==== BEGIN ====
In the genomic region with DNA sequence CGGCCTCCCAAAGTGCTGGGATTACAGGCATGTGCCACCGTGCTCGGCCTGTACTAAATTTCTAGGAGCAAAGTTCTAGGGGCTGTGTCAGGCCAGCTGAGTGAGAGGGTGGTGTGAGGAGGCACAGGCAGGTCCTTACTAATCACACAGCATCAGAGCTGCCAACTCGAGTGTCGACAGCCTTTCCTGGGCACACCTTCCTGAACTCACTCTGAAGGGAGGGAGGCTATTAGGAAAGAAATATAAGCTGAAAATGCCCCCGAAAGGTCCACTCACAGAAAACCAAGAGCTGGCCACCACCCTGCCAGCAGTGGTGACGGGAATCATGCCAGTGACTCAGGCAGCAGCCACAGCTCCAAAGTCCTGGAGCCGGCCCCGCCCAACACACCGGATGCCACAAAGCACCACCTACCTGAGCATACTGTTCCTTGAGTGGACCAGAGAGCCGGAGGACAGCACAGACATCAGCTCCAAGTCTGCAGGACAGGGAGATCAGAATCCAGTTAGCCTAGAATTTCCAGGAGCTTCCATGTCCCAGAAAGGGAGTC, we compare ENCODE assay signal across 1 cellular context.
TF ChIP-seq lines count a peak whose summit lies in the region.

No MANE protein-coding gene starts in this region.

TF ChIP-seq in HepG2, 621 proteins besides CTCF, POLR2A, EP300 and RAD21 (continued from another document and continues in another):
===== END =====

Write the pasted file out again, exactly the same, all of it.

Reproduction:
In the genomic region with DNA sequence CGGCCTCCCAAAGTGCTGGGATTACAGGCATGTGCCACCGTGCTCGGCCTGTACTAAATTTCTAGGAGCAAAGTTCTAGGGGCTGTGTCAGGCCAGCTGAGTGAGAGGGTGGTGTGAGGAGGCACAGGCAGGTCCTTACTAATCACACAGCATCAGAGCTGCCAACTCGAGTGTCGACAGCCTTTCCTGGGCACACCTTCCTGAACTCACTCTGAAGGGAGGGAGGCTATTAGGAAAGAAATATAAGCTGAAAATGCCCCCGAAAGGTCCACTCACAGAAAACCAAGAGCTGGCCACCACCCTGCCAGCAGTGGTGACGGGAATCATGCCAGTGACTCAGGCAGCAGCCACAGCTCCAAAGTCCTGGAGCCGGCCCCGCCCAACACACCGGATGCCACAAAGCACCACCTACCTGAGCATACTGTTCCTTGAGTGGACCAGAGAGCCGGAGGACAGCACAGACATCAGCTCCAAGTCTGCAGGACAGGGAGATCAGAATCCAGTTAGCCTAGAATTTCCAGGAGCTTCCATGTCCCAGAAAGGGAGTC, we compare ENCODE assay signal across 1 cellular context.
TF ChIP-seq lines count a peak whose summit lies in the region.

No MANE protein-coding gene starts in this region.

TF ChIP-seq in HepG2, 621 proteins besides CTCF, POLR2A, EP300 and RAD21 (continued from another document and continues in another):